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INDEPENDENCE — Last year the Virginia Department of Transportation opted to consolidate various roads headquarters in Grayson County.
Now officials can look back at what they learned.
The Grayson Board of Supervisors asked Mathew Cox of VDOT to update them on what was learned during the previous year’s winter weather when fewer maintenance trucks were on the road.
VDOT left only two county road headquarters after September 2007 — down from four.
The two remaining headquarters are at Volney, which covers the western end of the county, and Baywood, covering the eastern end. The office at Speedwell in Wythe County covers northern Grayson.
“Going through one winter was a good experience,” Cox told the supervisors this month. “We had a lot of new people in different areas... but a big advantage was the Independence lot is utilized as a staging area.”
The staging area provided a meeting point for all trucks to reload on salt and to spread throughout the county’s roads.
“This was the convergence point for all three locations,” he said.
At first, VDOT representatives were seeing inconsistencies in how long it took crews to clear certain roadways, Cox said, but it became better throughout the winter season.
“We were able to set up a crew from each area to report directly to Independence and be responsible for certain areas. At first there was some confusion on boundaries and such, but later we did some trade-offs on who can handle which roads better.”
Cox added that two new full-time positions have been added to each headquarters, with several “emergency” workers on standby.
Grayson has already experienced a few snow showers early this winter season. Cox said he was impressed overall with the workers.
One VDOT plan for Grayson is to use brine to pre-treat primary and some secondary roads, beginning in early January. VDOT is working to be able to mix ingredients needed to have a storage of brine at Independence.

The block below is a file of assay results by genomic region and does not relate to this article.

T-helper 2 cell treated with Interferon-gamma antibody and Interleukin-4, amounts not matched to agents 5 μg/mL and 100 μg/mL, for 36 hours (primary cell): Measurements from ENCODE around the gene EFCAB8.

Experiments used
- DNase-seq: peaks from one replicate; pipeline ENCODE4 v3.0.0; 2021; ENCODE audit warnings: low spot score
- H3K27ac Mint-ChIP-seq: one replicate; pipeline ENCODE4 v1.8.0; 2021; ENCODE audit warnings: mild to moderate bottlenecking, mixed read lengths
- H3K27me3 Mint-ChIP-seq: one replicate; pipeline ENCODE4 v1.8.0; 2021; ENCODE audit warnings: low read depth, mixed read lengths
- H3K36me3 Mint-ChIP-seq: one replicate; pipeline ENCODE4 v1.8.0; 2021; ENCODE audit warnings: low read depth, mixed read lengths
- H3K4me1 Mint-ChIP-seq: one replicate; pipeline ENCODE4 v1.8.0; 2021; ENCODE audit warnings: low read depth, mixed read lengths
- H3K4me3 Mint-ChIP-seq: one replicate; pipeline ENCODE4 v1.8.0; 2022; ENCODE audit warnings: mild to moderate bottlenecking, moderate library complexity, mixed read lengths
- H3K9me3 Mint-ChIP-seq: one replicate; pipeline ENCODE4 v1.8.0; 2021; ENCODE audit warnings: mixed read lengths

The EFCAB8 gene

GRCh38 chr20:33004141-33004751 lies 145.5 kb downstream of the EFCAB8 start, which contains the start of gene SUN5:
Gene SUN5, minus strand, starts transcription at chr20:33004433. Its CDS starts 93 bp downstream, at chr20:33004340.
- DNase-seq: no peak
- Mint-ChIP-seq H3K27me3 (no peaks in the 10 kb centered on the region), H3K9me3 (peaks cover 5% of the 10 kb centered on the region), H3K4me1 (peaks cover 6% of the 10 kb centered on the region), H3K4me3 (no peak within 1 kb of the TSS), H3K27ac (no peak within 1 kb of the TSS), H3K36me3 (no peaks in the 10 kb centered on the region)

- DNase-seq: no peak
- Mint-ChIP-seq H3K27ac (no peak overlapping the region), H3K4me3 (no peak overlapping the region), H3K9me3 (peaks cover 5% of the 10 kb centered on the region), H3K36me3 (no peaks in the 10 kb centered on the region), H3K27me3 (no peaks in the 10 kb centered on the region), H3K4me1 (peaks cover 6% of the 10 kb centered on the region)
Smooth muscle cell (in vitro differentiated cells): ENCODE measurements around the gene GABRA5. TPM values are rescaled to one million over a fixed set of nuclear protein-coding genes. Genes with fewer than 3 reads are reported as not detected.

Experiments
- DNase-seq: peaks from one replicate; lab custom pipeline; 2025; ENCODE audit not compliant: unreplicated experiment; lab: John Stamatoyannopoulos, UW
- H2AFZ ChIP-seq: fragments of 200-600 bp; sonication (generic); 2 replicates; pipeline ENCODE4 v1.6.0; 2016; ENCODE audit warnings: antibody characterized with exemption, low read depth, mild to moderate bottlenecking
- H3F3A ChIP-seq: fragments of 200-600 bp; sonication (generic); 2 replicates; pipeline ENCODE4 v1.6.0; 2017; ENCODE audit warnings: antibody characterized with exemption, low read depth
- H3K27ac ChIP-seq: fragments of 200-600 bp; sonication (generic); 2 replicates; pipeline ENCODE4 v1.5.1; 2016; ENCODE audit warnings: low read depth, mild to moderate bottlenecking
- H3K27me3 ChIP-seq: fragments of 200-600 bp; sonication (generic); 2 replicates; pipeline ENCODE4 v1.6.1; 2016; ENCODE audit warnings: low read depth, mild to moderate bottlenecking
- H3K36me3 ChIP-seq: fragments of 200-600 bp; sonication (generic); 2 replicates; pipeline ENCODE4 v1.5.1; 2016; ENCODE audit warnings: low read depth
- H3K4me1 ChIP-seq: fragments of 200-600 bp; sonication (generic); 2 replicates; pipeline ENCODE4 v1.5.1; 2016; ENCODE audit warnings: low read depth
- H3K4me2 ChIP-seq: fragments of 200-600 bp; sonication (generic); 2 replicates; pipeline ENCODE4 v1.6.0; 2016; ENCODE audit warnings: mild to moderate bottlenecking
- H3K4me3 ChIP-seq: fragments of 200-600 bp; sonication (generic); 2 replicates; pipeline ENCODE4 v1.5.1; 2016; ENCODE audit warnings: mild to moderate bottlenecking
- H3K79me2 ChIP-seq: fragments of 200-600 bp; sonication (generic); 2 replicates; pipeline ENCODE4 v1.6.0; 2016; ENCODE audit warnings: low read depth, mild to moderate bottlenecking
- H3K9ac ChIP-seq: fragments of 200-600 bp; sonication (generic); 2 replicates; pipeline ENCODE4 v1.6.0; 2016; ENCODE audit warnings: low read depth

The pre-treatment process “will enable us to get ahead of the storm.”
Extra manpower will be available.
“We have temporary emergency help to assist with snow removal,” he said. “We contract with local folks who supply various pieces of equipment... We feel pretty confident that we are ready to do what we need to in terms of snow removal.”
Supervisor Doug Carrico commended VDOT on a job well done during two previous storms this year.
Carrico said he was in Elk Creek both times and was impressed with the number of VDOT trucks on the road.
Supervisor Larry Bartlett agreed, noting that he saw VDOT trucks on the road as he was heading to the board meeting.
“This aggressive approach is tremendous,” said Bartlett.
Supervisors Chairman Mike Maynard questioned how many personnel removing snow were outside contractors, versus actual VDOT employees.
Cox said 22 contractors are on call with equipment that’s available 24 hours a day.
Everything from trucks to four-wheel drive tractors is available, should VDOT need the assistance.
“It just varies by the area,” he said. “It is left up to the area superintendent to control when and if they are called out.”
Cox added that VDOT’s main focus is always on primary roads with highest traffic flow. Next priority are the higher traffic flow secondary roads.
Maynard asked at what point contractors are contacted when bad weather is predicted.
“It varies by incident,” Cox replied. “There is no set plan, as each incident is different.”
Contractors are usually called out if VDOT trucks realize they are overwhelmed by the amount of snowfall.
Cox said he is comfortable that roads will be adequately handled during bad weather.
“It was always our goal to provide the same quality service we had always had.”